I was asked to contribute an article to a fellow author’s blog. At first I panicked. I didn’t know what to write about. I’m a listener. I listen to other people’s stories. I’m a good listener. I don’t like speaking about myself. Therefore, I don’t like to write about myself. But now that I’m a writer, I have to move into the spotlight.
I’ve done a few interviews on fellow authors’ blogs. Their questions helped to serve as guidelines. Now I have a blank page to deal with. Should I write about why I had decided to become a writer? I don’t think so. It has been done to death by writers. I believe I will write about what had inspired me to pursue my career in Finance. It wasn’t a ‘what’ but a ‘who;’ the person who I had looked up to and then had lost too early in life. This was my brother, Neil Leist.
Neil was the type of person who lit up a room when he entered it. He was 6’2”, but it wasn’t his height that drew others’ eyes. It was his dynamic personality and his intelligence. Those grey eyes mirrored his great intellect and capacity for greatness. He acted as my father when my father wasn’t home but working long days and nights driving a taxi. He took care of my blind mother until I was old enough to help out. He sheltered me as much as he could from life and responsibilities. He shouldered these burdens himself. Continue reading “GUEST POST- A Little About Me by Susanne Leist”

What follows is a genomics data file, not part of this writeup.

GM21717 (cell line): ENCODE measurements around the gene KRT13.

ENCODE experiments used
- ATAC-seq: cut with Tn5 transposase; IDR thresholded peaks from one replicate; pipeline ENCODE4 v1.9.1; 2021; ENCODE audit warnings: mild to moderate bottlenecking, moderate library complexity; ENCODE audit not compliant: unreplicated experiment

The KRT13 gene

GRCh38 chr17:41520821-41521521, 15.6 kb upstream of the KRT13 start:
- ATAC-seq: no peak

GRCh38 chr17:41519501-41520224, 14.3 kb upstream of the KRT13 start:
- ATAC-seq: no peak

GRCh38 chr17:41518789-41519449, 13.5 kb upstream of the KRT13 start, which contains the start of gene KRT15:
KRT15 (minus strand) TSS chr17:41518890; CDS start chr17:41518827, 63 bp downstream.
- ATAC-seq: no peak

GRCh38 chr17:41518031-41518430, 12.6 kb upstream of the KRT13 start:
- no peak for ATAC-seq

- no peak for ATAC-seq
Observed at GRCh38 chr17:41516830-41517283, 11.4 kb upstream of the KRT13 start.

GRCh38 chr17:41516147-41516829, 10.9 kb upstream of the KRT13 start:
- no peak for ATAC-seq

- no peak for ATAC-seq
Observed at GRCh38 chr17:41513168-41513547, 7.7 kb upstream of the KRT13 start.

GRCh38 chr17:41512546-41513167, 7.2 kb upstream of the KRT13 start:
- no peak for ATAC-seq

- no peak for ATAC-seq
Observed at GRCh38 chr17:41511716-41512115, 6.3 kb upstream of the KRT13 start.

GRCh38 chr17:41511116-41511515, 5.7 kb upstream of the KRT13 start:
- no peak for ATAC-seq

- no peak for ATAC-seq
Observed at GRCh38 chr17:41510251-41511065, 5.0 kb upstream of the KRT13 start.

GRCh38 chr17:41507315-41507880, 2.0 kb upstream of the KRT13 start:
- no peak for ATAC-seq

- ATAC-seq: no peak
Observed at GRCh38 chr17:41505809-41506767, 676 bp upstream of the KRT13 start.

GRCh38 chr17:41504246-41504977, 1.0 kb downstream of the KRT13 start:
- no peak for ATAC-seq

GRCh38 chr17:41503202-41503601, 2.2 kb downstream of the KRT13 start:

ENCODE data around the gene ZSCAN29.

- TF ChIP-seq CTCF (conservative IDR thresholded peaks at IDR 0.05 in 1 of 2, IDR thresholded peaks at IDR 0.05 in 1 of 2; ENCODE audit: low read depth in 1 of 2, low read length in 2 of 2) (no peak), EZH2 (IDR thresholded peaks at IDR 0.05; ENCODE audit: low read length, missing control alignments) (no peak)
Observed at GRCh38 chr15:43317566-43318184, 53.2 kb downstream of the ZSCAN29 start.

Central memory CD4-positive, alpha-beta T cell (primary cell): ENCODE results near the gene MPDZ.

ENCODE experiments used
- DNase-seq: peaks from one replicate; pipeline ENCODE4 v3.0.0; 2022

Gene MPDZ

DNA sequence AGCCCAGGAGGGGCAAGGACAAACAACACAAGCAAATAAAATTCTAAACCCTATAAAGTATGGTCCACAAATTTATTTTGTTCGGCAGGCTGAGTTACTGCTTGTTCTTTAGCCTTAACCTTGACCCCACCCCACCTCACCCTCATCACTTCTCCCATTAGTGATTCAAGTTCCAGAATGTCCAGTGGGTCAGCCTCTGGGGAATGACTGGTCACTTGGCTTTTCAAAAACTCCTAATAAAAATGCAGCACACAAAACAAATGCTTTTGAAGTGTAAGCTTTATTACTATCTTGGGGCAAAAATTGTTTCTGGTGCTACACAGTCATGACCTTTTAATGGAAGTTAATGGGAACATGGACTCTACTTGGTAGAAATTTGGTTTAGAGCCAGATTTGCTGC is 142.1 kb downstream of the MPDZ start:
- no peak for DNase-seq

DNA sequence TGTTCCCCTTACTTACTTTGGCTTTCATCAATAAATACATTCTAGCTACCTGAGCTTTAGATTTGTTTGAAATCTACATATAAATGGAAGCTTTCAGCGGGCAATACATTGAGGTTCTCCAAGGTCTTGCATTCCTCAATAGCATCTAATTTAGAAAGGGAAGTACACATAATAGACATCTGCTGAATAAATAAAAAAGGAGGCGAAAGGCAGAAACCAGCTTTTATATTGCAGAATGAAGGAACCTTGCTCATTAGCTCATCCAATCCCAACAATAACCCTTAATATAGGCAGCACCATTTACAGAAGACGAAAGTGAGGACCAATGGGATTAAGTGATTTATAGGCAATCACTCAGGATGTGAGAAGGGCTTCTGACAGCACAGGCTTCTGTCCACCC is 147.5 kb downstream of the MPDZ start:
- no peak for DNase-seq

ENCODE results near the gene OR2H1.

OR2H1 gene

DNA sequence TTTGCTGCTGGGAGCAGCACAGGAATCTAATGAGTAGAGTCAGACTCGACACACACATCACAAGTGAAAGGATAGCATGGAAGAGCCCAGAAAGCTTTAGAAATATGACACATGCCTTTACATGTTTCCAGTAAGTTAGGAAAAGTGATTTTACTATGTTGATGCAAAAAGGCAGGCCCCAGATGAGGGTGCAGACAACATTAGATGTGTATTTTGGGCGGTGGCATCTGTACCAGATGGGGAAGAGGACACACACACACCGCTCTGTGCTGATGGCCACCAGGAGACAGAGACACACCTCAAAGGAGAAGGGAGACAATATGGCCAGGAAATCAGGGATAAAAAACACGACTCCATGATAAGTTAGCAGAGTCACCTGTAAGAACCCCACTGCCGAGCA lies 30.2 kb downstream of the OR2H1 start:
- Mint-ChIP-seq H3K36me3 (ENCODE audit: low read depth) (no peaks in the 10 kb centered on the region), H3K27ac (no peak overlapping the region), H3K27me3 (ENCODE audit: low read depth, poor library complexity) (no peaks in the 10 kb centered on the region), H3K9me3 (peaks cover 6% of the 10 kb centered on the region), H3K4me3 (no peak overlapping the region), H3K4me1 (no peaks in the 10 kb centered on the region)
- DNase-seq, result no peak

How Numbers Can Tell Stories
by Aubrey Leaman
So let’s talk about math! I know, I know…as readers we tend to hate math, right? But Francie Nolan (from Betty Smith’s novel, “A Tree Grows in Brooklyn”) has a passion for both words and numbers and in fact combines the two in creative ways:
“When Francie added a sum, she would fix a little story to go with the result…The figure 1 was a pretty baby girl just learning to walk, and easy to handle…Each single combination of numbers was a new set-up for the family and no two stories were ever the same.”
When I read this passage (of which I’ve only quoted a small amount here), I was blown away by the wonder and magic of it all. In effect, Francie is like a Victor Frankenstein who imbues life into the meaningless, dead conglomeration of body parts around him. Now those numbers that were once “dead” are living and breathing people who have unique personalities and ways of life!